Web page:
-MAJOR EPIC SPOILER ALERT!!!-
For those of you who haven’t read the Harry Potter books and don’t want to be spoiled for the upcoming movie, be forewarned – there are MAJOR SPOILERS ahoy.
As with all of the Harry Potter film adaptations, changes have to be made from page to screen for a variety of reasons: time issues, medium differences, drama maximization, etc. Rarely, however, have the filmmakers altered anything so important as a major character’s death scene. Now, with Harry Potter and the Deathly Hallows: Part 2, it seems they have, and with the blessing of J.K. Rowling herself.
One last time, for those hard of hearing – there are MAJOR, MAJOR SPOILERS ahead. If you want to go into Harry Potter and the Deathly Hallows: Part 2 completely unaware of what’s going to occur onscreen, exit your browser, turn off your monitor, and back away from your computer. Go watch television or something.
For everybody else…
In the seventh Harry Potter book, Voldemort believes that Snape is the rightful owner of the Elder Wand – a wand he who shall not be named thinks is his only magical means to slay Harry Potter. Because Snape killed Dumbledore in book number six, thus making the wand his, Voldemort believes he must, in turn, kill Snape to once again transfer ownership. As such, he sets Nagini, his giant, evil snake, upon Snape, and voila – no more Severus Snape.
How exactly does the film differ? According to the art director, Andrew Ackland-Snow:
“We wanted to change a bit where Snape dies. In the book, he dies on the Shrieking Shack, and we wanted to get him out from, not a conventional interior, but from that kind of box, to do it in a more dramatic atmosphere. We asked J.K. if she agreed for that to happen in there, because we hadn’t really seen it before. We made a crystal house, and you can see what happens in the boathouse from there – Are you listening Harry? – but also the school is in flames…and she loved it. Besides, it’s a very romantic place to die. Snape dies in a extremely good way, I gotta say.”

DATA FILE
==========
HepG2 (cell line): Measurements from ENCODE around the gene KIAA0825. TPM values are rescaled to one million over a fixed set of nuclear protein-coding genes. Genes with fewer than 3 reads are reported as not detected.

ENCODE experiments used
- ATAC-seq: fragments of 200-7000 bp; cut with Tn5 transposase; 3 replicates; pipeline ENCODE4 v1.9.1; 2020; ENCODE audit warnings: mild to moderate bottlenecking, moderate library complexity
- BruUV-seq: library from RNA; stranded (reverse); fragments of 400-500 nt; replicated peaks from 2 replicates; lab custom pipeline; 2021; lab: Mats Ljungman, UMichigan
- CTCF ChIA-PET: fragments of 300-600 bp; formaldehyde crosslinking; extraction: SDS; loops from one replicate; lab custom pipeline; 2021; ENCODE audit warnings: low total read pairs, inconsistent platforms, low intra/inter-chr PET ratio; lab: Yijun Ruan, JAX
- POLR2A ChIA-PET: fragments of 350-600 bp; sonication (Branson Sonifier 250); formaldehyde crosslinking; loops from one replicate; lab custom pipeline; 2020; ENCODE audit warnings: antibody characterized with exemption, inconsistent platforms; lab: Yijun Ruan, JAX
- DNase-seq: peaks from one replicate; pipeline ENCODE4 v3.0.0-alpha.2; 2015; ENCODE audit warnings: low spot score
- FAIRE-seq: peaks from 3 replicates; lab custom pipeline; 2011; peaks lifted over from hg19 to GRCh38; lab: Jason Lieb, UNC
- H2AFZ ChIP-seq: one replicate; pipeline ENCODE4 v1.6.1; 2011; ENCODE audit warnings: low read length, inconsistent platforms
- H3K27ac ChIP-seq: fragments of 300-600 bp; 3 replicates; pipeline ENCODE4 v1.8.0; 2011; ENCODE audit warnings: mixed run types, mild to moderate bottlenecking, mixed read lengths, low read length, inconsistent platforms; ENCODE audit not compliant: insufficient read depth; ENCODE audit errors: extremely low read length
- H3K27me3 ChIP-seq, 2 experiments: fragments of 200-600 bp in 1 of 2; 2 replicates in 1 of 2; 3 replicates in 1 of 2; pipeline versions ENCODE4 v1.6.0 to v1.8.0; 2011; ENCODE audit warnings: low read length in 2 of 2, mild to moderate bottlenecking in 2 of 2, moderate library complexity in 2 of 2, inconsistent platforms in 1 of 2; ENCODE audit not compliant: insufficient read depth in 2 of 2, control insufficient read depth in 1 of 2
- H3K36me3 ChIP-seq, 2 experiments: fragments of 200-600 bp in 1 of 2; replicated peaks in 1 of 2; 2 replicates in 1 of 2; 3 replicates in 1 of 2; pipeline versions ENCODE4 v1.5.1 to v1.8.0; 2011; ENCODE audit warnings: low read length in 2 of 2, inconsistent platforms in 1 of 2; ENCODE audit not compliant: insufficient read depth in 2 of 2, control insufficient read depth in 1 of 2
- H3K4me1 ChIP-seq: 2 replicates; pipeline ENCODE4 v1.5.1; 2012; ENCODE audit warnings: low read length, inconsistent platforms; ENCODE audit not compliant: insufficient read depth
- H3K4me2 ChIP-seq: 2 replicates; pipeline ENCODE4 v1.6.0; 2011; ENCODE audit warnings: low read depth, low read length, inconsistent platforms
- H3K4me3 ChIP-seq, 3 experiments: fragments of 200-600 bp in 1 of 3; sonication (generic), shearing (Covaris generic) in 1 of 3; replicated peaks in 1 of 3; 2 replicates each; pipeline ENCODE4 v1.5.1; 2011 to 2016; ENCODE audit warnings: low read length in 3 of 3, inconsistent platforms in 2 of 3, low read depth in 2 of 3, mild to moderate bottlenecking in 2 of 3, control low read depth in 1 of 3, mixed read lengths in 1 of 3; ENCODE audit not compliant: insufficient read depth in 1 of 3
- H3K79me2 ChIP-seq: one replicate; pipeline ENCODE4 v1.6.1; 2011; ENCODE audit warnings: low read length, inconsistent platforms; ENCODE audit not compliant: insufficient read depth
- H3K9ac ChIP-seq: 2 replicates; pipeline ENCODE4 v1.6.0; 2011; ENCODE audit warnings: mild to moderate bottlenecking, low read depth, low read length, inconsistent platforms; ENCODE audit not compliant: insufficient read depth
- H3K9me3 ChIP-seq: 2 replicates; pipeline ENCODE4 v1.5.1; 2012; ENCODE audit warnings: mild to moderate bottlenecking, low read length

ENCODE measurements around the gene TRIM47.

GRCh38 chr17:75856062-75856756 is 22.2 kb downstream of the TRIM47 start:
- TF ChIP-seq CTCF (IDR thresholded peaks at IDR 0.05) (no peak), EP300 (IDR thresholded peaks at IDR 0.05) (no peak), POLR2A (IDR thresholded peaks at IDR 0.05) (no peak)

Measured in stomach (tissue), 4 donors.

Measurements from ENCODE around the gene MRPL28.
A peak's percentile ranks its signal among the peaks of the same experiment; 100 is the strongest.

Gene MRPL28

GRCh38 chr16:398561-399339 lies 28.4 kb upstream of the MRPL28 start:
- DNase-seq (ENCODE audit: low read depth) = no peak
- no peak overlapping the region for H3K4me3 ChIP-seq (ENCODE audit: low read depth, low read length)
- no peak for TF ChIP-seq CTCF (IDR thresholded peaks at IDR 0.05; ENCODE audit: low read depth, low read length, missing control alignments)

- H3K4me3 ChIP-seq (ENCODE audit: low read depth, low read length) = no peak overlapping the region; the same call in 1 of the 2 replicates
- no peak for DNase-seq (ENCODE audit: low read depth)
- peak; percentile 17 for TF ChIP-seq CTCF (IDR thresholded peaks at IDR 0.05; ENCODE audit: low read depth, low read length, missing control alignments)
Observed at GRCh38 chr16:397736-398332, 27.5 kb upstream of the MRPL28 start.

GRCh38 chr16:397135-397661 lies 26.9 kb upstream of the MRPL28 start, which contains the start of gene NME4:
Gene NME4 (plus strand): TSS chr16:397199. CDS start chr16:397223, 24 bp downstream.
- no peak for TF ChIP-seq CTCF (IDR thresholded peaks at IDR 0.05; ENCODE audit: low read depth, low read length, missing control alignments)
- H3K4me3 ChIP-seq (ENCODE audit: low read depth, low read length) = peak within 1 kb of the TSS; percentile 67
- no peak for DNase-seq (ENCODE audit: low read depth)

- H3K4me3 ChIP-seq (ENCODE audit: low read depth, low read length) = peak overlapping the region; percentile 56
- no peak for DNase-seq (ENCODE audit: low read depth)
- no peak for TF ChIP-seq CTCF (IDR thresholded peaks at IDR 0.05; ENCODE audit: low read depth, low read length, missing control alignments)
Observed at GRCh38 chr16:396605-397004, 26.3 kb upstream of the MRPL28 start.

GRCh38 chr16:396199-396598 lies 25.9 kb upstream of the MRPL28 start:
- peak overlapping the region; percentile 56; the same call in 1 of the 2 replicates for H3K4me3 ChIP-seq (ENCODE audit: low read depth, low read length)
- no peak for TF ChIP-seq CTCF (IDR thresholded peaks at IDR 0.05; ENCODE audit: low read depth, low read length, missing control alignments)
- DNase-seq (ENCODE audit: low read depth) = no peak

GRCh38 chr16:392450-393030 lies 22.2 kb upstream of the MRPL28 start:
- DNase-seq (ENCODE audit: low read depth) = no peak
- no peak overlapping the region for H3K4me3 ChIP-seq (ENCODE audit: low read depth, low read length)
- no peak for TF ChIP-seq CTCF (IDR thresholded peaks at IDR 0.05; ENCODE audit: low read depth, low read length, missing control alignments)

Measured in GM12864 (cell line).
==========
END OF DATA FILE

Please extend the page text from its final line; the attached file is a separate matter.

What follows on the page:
I remember after reading the sixth book, Harry Potter and the Half-Blood Prince, all anybody ever wanted to talk about was: Did Dumbledore order Snape to kill him, or is Snape actually a bad guy? Then we all had to wait two horrifically long years to learn the truth.
As I waited impatiently, I expected/hoped/prayed that something like 40% of the book would deal with Snape and the ‘good or bad’ plot thread. When 40% instead dealt with Harry, Ron, and Hermione trekking through the woods, and only something like…10% dealt with Snape, I was disappointed. Sure, it was great to learn that Snape was a good guy, but I wanted more. I wanted his death, and the ‘he was good all along!’ reveal, to be more climactic.
What I’m trying to say here is: I’m happy to hear that Snape’s ending has been changed for the big screen, at least in part. Snape is the tragic hero in the story of Harry Potter – he deserves a more fitting end. Perhaps his ending won’t be as drastically different as I hoped, but it’s still good to read things like “he dies in an extremely good way,”
Harry Potter and the Deathly Hallows: Part 2 hits theaters July 15th, 2011 in (sigh) 3D.
Source: Cine Premiere Mexico [via HPANA]
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